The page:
You’re about to learn 20 new words for goodbye in English. Also check out 27 Different Ways to Say Thank You (And How to Reply).
What’s wrong with this conversation?
SONIA: Goodbye, Eric.
ERIC: Goodbye, Sonia.
SONIA: Goodbye, Yasemin.
YASEMIN: Goodbye, Sonia.
SONIA: Goodbye, Ranjit.
RANJIT: Goodbye, Sonia.
No one in this conversation seems to know that there are lots of different ways to say goodbye in English.
I mean LOTS of ways!
Well, at least 19.
But first …
How to end a conversation in English
OK. It’s very useful to know how to say goodbye in English.
But how do you fit it into a conversation?
I mean, can you just drop a “bye bomb” in the middle of a conversation?
I don’t think so. That would be pretty rude, right?
I’ve noticed that we usually have what I call “pre-byes” — phrases we use to show that we’re about to leave the conversation.
We use them just before saying goodbye.
Here’s how they look:
|OK ...||Nice talking with you.|
|Right ...||I’ve gotta go / run / split!|
|So …||I’m off!|
|All right, then ...||Great to see you.|
Then we can say goodbye …
Standard ways to say goodbye in English
There are fun ways to say goodbye.
And there are more standard ways to say goodbye.
Just like dessert, I like to save the fun things for last.
So here are some standard ways to say goodbye in English.
It’s like “goodbye” but shorter!
It’s efficient and sounds good.
Is “bye” just too … short?
Well, why not just say it twice?
But three times?
No. That would be mad.
Be careful with this one!
It’s often used with kids if you pronounce both words equally.
If you use it with adults, remember to only stress the second “bye” so that it sounds more like “bu-BYE.”
OK. Obviously, you only say this if you’re going to see the other person tomorrow.
If you say this to someone you’re never going to see again, like an air stewardess or a taxi driver, then that might be a bit confusing.
If you say it to your favourite actor when you meet him at a book signing, then that would even be creepy.
The good news is that you can change “tomorrow” for whenever it is you’re going to see them again.
So you can say “until next week” or “until Friday” or even “until later.”
This one’s nice — it shows you care but isn’t too informal or close.
We also often mix this with one of the other words on this list.
So we might say something like, “Bye. Take care!”
OK, a couple of things here.
This is, obviously, only used late in the evening. You know, at night.
It’s also the only “good” + time of day structure that also means “goodbye.”
“Good morning” and “good afternoon” just mean “hello.”
More creative and fun ways to say goodbye
OK. Time for dessert!
When you’re with your friends, you might want to use some of these more fun ways of saying goodbye.
See you later
I like this one.
It kind of means “Don’t worry — this isn’t the end! We’ll meet again!”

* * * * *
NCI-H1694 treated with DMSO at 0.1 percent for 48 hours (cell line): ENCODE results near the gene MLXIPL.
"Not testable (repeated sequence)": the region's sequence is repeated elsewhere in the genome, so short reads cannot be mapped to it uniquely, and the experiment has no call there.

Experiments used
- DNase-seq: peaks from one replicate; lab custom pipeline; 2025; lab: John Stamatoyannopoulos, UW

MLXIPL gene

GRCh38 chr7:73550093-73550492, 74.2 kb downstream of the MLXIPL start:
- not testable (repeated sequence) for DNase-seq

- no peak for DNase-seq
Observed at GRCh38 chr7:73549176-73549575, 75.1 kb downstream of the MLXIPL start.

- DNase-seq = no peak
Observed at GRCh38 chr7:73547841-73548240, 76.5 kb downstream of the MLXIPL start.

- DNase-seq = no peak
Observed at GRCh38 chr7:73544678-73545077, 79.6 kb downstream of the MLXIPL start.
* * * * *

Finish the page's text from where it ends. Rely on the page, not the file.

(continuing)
When I was a kid we would also say, “See you later, alligator.”
Sometimes, we’d even get the reply, “in a while, crocodile.”
Oh, how we laughed.
We can also say, “see you soon” or “see you tonight” or “see you on the 14th” or “see you after work” or … well, you get the idea.
It’s short for “see you later.”
Sometimes we’d extend this with “See ya! Wouldn’t wanna be ya!”
Because people who like each other sometimes like showing that they like each other by saying bad things to each other.
I don’t know. Humans are weird.
This is very casual.
It’s got a friendly, light-hearted feeling to it.
Some people also like just saying “later.”
Catch ya later
OK — so “see you later” is getting boring?
Change the verb!
Take it easy!
And why not?
Easy is good, right?
Have a good one!
This one’s rather British and is one that I use quite a lot.
I like it because it sort of means “enjoy yourself.”
You can also say, “Have a good day,” “Have a good evening,” “Have a good flight,” “Have a good holiday,” “Have a good afternoon,” and so on.
Ciao (for now)
OK. Not technically English.
“Ciao” is Italian and can be used to mean either “hi” or “bye.”
It rhymes with “now.”
It’s quite funny to mix the Italian and the English like this, right?
So we do.
Yep — this one definitely isn’t English.
But it kind of is because more and more people are using it to mean “goodbye.”
Maybe one day all the languages in the world will come together and become one massive mega-language.
But probably not.
OK. This one is very, very British and a little old fashioned.
But because it’s quite old fashioned, when we use it, we lighten the mood.
It gives us a sense of nostalgia and feels quite ironic.
OK. That’s it — 20 ways to say goodbye in English.
Which words for goodbye are your favourites?
Let me know in the comments.
But for now, I’m saying “cheerio.”
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